“I want to go to Sports Direct”
The august surroundings and let’s face it, the regular clientele of the Almeida wouldn’t immediately make you think it but Islington – the London borough in which it is situated – has the second highest level of child poverty in the nation. The wealth of somewhere like Barnsbury is barely a stone’s throw from deprived areas like the Bemerton Estate and its an issue which simply isn’t getting any better as evidenced by the horrendously out-of-touch approach to wealth of the current administration – “I obviously can’t point to the source of every bit of money…”
Someone who has no choice but to know exactly where every penny is coming from is Liam, the protagonist in Leo Butler’s Boy. Aged 17, he’s got no job, no cash, no motivation and worst of all in this digital age, no smartphone. Emotionally constrained by his teenage inarticulacy, he opts to wander out from his native South London to set off on a journey to try and connect with an old schoolfriend and en meandering route, he encounters a city at its coldest, finding painful isolation even in the most crowded of streets.
From girls he tries to chat up to friends’ mothers he can’t sweet-talk, policemen who won’t turn a blind eye to rough sleepers who want him off their patch, Boy captures so much teenage awkwardness that it is hard to watch at times. Caught in a bureaucracy overly concerned with sanctions and withdrawing benefits, there’s no respite in social situations as he’s got nowhere to go, no-one to see. We don’t find out much about Liam’s domestic situation but it is clear that he’s suffering from emotional poverty as much as financial, his silences speak volumes.
As Liam, Frankie Fox makes a stunning stage debut. He thoroughly inhabits all the expected teenage reticence and stroppiness but in his abortive attempts to converse, to connect, you get a powerful sense of the impossibility facing him, of a society into which no clear route can be identified. It’s a chilling realisation, one it might have been easy to pass off glibly but Butler and Fox ensure that it is seared onto our minds, to leave this theatre without considering deeply the injustices of the world is to quite frankly abdicate your responsibility as a decent human being.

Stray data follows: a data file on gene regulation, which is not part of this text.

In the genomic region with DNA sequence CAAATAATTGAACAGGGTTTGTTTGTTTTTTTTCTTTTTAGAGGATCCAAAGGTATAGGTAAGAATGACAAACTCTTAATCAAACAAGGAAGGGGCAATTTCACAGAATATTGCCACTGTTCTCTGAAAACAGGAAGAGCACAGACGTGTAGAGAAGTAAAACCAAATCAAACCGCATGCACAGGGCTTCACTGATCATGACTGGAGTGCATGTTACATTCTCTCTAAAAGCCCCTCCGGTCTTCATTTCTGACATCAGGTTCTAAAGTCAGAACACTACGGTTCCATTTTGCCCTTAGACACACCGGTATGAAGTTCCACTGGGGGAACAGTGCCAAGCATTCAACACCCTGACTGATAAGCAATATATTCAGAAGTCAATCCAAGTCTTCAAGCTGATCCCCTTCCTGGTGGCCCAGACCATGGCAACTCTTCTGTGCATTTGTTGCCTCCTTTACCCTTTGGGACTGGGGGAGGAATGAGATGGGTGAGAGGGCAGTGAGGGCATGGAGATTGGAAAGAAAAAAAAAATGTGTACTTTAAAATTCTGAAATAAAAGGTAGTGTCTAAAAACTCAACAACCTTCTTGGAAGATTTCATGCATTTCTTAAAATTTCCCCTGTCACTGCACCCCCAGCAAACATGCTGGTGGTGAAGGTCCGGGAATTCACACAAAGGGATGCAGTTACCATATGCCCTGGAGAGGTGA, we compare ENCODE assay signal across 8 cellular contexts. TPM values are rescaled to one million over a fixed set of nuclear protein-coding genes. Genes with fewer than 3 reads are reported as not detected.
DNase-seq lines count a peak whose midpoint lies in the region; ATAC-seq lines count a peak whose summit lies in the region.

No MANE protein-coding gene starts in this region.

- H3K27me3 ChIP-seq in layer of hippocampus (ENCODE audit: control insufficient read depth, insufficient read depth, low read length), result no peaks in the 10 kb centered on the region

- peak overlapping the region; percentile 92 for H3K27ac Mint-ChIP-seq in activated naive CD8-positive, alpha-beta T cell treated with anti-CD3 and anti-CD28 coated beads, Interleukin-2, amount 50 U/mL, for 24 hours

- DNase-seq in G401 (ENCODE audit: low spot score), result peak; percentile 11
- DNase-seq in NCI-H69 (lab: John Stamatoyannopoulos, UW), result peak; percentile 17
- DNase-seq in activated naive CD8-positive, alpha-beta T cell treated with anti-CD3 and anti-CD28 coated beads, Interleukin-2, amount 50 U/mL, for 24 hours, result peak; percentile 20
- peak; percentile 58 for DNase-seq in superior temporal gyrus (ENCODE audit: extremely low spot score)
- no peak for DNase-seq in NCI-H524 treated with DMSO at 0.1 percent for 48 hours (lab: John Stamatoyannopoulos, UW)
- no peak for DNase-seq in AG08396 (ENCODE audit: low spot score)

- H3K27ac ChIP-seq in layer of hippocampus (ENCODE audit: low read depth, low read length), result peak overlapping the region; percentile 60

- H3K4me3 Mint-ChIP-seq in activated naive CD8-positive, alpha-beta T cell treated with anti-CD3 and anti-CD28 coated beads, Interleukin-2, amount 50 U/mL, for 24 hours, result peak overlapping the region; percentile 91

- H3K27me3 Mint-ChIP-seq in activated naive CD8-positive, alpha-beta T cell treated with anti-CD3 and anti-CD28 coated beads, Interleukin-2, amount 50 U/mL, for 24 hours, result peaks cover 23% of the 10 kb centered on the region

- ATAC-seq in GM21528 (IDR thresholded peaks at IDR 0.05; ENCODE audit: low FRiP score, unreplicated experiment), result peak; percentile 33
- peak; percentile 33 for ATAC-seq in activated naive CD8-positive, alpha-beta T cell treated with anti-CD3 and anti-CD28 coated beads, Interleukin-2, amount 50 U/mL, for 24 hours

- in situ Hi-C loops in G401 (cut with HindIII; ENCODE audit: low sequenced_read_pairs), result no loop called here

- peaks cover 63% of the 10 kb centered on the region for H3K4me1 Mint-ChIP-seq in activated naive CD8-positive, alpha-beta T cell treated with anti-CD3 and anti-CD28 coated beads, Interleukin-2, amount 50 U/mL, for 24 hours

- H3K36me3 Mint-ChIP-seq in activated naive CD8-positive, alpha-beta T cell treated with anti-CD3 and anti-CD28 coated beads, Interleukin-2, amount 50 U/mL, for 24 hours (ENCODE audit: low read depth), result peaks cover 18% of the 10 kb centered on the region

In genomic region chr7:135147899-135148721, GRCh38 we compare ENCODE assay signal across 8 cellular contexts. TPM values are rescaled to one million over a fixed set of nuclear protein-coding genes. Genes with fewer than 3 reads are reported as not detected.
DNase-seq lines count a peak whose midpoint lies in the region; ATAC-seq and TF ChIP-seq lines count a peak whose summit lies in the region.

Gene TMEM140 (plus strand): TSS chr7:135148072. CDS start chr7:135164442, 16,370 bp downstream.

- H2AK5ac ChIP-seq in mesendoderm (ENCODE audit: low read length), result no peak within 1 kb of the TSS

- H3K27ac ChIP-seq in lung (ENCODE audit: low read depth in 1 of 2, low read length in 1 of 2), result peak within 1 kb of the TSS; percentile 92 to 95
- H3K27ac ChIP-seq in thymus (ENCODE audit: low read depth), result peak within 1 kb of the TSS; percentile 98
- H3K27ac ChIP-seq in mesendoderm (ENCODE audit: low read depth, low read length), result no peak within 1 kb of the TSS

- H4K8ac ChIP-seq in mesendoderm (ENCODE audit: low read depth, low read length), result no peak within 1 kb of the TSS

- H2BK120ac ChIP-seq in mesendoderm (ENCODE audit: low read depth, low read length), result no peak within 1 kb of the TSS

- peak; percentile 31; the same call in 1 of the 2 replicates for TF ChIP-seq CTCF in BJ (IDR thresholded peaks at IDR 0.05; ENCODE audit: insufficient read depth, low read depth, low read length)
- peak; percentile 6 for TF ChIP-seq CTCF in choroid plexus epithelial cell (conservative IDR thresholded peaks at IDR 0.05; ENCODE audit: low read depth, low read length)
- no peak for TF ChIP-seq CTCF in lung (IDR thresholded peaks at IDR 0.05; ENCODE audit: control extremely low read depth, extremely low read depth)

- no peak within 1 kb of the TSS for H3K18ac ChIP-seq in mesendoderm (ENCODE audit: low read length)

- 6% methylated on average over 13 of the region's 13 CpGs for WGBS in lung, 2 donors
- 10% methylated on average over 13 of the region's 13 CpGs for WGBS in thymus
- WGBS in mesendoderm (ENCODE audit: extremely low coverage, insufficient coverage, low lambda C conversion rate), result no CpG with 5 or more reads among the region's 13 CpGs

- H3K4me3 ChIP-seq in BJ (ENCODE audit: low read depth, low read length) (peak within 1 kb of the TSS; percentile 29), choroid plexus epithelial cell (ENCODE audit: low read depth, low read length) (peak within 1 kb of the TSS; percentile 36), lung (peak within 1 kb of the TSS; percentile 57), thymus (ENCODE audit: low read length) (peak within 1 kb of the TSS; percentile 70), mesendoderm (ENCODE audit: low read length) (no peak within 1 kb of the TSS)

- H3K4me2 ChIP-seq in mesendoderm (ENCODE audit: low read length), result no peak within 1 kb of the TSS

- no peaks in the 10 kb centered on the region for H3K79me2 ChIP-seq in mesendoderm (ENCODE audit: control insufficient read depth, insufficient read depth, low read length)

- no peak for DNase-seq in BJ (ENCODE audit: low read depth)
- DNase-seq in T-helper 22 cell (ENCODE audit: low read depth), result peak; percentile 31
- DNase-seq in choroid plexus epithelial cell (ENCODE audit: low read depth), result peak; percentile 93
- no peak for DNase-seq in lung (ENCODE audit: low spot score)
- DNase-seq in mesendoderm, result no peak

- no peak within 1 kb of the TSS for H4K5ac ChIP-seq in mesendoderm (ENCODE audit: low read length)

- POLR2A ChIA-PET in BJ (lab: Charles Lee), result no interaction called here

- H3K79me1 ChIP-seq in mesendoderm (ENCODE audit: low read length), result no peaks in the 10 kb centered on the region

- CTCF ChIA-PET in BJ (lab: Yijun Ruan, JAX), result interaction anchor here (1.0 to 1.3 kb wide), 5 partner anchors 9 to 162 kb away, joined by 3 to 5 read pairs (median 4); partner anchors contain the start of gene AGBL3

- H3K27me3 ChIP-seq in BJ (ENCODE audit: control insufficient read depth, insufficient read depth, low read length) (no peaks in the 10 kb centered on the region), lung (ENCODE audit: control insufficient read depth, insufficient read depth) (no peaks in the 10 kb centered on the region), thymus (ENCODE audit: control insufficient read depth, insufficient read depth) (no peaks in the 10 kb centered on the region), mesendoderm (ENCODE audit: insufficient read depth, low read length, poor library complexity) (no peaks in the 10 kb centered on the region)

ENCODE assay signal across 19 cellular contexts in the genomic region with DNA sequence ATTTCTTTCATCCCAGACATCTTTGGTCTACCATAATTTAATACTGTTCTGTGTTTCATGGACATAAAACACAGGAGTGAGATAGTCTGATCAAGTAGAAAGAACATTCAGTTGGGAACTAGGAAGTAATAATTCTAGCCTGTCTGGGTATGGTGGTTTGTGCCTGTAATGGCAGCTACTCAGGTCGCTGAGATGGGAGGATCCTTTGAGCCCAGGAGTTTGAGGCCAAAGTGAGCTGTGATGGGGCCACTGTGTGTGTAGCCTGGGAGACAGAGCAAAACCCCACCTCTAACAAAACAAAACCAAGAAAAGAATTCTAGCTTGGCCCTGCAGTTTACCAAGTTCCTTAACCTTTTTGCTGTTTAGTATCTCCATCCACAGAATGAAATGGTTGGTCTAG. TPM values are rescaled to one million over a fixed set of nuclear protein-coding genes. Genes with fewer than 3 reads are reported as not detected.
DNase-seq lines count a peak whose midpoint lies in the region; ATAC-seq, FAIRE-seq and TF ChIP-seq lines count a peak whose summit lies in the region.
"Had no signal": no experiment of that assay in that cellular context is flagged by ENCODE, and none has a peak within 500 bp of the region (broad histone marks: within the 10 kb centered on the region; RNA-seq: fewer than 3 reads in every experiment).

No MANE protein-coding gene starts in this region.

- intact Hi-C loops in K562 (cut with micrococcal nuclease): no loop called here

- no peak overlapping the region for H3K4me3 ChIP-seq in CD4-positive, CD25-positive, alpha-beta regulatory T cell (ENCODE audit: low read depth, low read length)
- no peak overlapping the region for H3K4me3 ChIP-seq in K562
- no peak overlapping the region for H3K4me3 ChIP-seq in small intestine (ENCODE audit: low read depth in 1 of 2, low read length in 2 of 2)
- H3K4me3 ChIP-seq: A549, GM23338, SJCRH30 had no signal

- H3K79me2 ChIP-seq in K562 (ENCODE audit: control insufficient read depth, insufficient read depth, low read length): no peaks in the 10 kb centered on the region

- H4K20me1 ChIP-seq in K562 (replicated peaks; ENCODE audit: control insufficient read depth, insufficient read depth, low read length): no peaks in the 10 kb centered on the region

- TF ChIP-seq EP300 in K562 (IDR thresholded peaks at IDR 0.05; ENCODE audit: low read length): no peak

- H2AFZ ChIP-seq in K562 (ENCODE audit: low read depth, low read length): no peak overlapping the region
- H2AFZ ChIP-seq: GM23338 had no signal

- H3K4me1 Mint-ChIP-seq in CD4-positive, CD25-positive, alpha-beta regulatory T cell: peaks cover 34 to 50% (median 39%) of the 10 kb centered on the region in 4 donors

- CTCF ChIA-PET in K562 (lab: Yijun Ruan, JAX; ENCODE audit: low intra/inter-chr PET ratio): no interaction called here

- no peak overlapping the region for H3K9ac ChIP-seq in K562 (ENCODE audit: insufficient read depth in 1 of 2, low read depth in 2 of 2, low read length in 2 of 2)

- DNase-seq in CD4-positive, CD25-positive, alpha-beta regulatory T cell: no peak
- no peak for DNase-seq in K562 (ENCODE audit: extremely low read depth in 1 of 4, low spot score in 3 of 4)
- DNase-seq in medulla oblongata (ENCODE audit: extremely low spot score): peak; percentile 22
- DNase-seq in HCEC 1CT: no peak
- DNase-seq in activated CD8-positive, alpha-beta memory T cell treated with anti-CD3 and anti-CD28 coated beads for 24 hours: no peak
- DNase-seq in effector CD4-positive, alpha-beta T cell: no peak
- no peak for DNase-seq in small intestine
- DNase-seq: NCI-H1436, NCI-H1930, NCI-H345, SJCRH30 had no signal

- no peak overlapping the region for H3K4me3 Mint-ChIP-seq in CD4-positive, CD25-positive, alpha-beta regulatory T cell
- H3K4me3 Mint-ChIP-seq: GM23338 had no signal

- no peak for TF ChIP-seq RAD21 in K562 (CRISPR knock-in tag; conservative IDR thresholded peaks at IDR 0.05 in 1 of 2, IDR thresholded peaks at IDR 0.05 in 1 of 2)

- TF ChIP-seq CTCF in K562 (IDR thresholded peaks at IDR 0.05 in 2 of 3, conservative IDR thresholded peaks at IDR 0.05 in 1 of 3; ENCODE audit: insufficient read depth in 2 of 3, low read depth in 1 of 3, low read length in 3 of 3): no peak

On a slightly lighter note, Sacha Wares’ direction takes a predictably adventurous approach as she reunites with her creative team from Game which also transformed this theatre. Here, Gareth Fry’s sonic cityscape is an inescapable urban hum and designer Miriam Buether sets the entire production on a constantly trundling travelator, on and off which a world of props are moved to create bus stops, offices, tube carriages, waiting rooms with the assistance of a hard-working crew of stage-hands.
Such tricksiness in the staging does have its downsides though in being occasionally rather distracting. I suspect this will vary depending on where you are in the theatre but from my vantage point right at trackside, it was impossible not to watch the finer details of both the stagecraft – such as trying to work out exactly how the actors were managing to sit down as if in mid-air (akin to the living statues in Covent Garden) – and the staging – how on earth did they find so many old-style Sainsburys shopping bags?!